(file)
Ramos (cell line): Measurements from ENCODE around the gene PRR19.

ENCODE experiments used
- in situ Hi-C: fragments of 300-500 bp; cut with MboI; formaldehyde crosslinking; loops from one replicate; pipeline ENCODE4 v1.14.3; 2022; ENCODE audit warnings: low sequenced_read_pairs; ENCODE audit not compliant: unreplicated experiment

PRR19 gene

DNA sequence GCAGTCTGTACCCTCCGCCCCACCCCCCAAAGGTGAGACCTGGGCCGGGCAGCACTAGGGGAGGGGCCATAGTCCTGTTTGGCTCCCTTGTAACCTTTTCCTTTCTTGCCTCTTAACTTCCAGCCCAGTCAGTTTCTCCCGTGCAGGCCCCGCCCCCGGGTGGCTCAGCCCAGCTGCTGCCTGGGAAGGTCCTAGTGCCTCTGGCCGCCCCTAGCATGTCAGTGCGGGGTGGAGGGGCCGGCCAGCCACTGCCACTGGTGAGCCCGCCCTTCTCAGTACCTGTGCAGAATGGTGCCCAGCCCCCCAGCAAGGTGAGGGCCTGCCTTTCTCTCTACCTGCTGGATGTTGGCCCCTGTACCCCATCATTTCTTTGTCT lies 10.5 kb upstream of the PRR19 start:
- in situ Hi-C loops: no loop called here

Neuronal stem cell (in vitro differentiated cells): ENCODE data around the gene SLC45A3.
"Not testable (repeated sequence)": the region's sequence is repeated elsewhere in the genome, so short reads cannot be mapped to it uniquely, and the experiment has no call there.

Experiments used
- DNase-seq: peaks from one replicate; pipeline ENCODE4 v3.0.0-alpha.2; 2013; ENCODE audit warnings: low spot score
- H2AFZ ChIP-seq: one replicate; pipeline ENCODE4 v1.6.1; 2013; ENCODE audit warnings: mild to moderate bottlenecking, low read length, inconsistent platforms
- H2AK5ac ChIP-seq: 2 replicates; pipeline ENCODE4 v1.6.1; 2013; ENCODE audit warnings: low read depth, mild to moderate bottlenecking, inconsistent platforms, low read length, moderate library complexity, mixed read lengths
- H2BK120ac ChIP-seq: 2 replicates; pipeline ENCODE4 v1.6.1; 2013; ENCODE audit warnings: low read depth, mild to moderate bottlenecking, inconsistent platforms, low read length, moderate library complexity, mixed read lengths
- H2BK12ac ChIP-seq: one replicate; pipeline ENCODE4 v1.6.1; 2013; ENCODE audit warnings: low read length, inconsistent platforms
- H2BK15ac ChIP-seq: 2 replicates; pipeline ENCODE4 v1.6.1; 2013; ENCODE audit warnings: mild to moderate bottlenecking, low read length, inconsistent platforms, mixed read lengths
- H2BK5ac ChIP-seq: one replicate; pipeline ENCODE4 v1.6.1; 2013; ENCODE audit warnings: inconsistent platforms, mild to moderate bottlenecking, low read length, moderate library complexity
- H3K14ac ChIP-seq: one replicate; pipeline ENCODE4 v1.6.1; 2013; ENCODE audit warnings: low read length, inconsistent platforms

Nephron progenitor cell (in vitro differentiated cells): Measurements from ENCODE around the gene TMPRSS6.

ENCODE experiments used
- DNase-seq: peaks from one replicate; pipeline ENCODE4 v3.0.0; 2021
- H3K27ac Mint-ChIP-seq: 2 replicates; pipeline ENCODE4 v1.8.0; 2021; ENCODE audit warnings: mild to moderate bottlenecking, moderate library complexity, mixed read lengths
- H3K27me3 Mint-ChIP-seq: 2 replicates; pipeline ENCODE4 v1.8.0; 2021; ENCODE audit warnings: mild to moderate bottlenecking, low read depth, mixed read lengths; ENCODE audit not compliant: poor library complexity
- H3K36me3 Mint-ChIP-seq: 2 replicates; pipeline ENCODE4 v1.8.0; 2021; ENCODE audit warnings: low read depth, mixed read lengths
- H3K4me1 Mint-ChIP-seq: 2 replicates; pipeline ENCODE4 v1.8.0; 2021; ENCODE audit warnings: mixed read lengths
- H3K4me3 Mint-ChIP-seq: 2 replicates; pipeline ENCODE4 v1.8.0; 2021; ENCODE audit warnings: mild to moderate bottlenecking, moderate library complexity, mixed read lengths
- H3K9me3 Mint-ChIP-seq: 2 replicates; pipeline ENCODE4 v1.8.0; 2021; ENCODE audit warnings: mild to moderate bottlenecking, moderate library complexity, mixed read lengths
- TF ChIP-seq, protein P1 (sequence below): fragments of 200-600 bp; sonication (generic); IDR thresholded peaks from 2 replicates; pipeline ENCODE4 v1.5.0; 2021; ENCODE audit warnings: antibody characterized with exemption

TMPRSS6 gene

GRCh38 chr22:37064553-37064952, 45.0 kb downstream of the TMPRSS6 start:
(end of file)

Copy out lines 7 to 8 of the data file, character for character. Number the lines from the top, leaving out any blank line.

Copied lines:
Neuronal stem cell (in vitro differentiated cells): ENCODE data around the gene SLC45A3.
"Not testable (repeated sequence)": the region's sequence is repeated elsewhere in the genome, so short reads cannot be mapped to it uniquely, and the experiment has no call there.